In his famous classical conditioning experiment, Ivan Pavlov proved that it’s physically impossible for a Russian scientist's mouth not to water when it says the word “chickpea.” Moisten your own falafel receptacle with today’s Groupon: for $20, you get $40 worth of chill-haute Fertile Crescent fare at Cayenne Mediterranean Cafe located on Beverly Boulevard, except after sandstorms.
Blending rich Lebanese, Italian, French, and Moroccan flavors, Cayenne's eats make following the heart-healthy, doctor-recommended Mediterranean diet feel like cheating sans guilt, retainer fees, and repeating freshman comp. Cayenne's charming outdoor seating area is illuminated with Ottoman-esque lamps and a bright color palette ideal for framing appetizers such as spinach pies ($8) and stuffed grape leaves ($8). Behind side-swept red curtains, friends meet to lunch on the Cayenne salad with warm goat cheese, dates, and pine nuts ($12) and white pizza with feta, mushrooms, and creamy garlic ($11). At night, lights dim to twinkling and the major entrees come out to thrill and entertain. The grilled chicken breast with walnuts, garlic, and pomegranate reduction ($16) dukes it out for rule of the palates with skewers of kefta kebobs ($17) and couscous morocco with a posse of tomatoes, zucchini, carrots, and more ($16–$18).
Partners in business and hummus Sam Amad and Noura Elnasser founded a string of Mediterranean restaurants on the West Coast before buying up Cayenne Cafe from a freed genie down on his luck. Amad and Elnasser trained their staff of personable servers to ensure no glass goes unfilled and to know the menu inside and out to better assist unfamiliar patrons in finding the dish to suit their tastes. Cayenne's desserts ($6–$7), such as pistachio and walnut baklava and chocolate-drizzled citrus tiramisu, are still made by Elnasser's mother and delivered fresh every day via "the magic carpet," a 1996 teal Geo Metro.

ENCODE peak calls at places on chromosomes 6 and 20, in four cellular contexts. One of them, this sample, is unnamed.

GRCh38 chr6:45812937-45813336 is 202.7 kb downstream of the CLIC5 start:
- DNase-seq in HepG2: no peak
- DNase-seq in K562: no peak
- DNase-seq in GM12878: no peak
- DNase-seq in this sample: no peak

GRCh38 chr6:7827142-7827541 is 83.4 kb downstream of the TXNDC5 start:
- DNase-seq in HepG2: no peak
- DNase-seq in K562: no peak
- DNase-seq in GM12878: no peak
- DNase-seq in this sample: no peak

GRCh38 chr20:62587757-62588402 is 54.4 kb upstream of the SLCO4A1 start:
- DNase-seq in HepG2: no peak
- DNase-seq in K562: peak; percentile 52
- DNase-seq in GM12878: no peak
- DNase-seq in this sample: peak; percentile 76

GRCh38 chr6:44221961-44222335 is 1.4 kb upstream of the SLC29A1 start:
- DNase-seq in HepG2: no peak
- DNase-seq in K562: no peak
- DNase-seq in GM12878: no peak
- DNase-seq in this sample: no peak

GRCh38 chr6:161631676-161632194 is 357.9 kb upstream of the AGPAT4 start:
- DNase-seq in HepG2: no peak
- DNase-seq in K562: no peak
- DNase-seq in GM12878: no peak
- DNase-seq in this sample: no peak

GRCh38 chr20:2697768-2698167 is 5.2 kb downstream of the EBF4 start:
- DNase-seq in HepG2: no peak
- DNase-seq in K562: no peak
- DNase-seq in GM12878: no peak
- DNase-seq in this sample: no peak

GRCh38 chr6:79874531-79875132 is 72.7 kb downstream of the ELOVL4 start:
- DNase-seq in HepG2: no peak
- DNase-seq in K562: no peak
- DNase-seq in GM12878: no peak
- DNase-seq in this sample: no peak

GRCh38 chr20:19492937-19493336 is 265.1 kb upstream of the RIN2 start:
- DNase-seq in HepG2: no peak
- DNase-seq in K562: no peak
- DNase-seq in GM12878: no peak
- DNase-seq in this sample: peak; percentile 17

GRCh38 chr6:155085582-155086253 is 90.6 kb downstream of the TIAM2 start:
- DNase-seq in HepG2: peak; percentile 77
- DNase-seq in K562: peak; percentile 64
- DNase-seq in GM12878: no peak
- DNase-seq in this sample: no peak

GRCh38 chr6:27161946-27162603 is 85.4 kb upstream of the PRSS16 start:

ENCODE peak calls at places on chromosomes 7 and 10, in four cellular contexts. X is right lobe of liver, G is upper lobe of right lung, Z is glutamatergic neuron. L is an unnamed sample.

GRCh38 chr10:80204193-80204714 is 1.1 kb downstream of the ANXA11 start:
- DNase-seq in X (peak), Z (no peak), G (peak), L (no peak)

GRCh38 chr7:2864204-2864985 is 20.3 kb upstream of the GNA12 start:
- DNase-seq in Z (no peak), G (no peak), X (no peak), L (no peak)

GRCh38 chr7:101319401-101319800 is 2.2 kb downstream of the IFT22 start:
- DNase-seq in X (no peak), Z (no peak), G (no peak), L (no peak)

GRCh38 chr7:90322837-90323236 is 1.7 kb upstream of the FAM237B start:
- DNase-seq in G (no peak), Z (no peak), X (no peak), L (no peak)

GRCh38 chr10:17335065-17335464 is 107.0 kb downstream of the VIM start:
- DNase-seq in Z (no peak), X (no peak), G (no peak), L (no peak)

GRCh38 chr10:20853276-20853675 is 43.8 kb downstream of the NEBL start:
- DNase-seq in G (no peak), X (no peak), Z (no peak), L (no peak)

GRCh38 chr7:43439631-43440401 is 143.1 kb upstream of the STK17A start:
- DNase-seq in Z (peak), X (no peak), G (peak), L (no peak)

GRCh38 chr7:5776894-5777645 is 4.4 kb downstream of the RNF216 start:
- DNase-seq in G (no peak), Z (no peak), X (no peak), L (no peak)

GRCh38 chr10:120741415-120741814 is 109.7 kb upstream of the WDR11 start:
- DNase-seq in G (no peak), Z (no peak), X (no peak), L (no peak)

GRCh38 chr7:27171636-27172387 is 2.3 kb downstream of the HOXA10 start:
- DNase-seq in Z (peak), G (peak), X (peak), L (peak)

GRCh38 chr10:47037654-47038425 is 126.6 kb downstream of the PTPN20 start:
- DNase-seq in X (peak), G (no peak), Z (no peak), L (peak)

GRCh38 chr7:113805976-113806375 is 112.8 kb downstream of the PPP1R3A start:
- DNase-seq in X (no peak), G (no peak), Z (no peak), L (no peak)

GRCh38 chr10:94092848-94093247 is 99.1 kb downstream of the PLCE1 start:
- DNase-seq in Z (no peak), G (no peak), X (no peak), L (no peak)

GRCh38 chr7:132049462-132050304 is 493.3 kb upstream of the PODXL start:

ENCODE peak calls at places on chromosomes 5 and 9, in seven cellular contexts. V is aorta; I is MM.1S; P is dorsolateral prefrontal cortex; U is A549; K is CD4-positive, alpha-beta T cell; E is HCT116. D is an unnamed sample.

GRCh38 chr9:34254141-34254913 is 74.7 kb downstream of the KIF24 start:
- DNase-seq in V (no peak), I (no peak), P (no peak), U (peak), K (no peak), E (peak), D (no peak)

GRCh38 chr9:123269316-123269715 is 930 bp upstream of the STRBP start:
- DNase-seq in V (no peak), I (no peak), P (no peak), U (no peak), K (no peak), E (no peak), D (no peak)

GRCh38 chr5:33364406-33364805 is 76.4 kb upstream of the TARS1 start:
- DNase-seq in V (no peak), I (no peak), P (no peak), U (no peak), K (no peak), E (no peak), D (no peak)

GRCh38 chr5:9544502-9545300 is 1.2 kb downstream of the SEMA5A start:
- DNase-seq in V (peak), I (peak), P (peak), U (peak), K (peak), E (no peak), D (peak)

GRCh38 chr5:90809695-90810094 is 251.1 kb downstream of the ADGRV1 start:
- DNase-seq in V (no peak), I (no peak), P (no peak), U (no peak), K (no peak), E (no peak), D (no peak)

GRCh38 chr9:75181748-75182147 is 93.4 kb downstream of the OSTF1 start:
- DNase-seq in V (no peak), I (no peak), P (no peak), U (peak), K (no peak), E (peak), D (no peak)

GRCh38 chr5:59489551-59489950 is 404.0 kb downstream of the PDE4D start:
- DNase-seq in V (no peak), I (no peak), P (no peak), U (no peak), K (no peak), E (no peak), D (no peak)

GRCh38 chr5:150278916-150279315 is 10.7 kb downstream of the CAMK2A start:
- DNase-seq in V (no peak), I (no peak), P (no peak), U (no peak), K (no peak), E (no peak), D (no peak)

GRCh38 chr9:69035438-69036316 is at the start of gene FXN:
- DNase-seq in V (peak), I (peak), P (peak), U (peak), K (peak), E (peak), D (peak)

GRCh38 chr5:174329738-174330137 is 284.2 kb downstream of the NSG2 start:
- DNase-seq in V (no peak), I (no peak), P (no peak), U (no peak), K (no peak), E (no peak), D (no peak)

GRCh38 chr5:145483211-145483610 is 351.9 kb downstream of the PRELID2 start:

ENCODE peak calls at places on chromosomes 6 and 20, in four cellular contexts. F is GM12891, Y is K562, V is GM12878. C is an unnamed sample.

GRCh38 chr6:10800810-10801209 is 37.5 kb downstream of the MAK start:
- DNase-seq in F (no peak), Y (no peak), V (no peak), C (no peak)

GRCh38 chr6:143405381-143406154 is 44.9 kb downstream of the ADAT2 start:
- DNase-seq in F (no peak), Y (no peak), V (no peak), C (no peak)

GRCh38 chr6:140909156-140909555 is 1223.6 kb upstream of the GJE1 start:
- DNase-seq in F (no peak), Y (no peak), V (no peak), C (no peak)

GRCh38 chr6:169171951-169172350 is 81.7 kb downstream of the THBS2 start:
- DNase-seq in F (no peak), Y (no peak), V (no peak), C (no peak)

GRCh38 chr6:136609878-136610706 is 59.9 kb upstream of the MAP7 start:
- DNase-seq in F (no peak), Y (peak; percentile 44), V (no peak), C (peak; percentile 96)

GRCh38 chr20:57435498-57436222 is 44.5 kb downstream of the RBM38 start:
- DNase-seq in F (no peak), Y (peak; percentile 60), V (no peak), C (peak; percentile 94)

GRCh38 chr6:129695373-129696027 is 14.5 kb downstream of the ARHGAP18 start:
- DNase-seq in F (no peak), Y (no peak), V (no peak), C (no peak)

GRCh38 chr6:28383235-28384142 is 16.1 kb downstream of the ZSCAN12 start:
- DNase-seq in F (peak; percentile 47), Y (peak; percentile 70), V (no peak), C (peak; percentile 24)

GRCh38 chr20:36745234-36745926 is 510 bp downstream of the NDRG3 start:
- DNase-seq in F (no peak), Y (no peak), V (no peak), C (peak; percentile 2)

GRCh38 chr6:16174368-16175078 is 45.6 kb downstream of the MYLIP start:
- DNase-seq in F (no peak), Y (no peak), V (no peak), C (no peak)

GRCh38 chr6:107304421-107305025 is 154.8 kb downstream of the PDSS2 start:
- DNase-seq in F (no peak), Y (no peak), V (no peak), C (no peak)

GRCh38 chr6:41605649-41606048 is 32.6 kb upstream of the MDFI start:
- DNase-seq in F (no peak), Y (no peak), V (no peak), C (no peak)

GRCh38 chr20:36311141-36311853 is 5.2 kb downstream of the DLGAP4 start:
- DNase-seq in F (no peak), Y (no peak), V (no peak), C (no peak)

- Very good food, great indoor/outdoor atmosphere, great prices. Loved the Ful (a fava bean, garlic,tomato,parsley) dip with pita. Greek salad excellent. No attitude waiters. – Roberto de echo park, Urbanspoon
Cayenne Cafe’s executive chef and co-owner, Noura Elnasser, crafts the restaurant’s tasty Mediterranean-American cuisine, and she does it with a little help from mom. Not only did Elnasser’s mother teach her much of her cooking methods, but her mother also bakes the desserts and cakes that perfectly wrap up Cayenne’s brunches, lunches, and dinners.
In its review of Cayenne Cafe, the Los Angeles Times said, “[L]ike a quirky friend who’s got a different take on things, Cayenne’s full of pleasant surprises.” Strings of glass globes dangle from the ceiling, and simple vases showcase single green stems. Inside or under the patio’s sprawling white parasols, patrons dine on spanakopita, salmon, and kebabs. The restaurant also whips up Angus-beef burgers, but often with a Mediterranean twist—the Zorba burger comes topped with feta cheese, cucumbers, and yogurt sauce in a pita.
7169 Beverly Blvd.
Los Angeles, California 90036Get Directions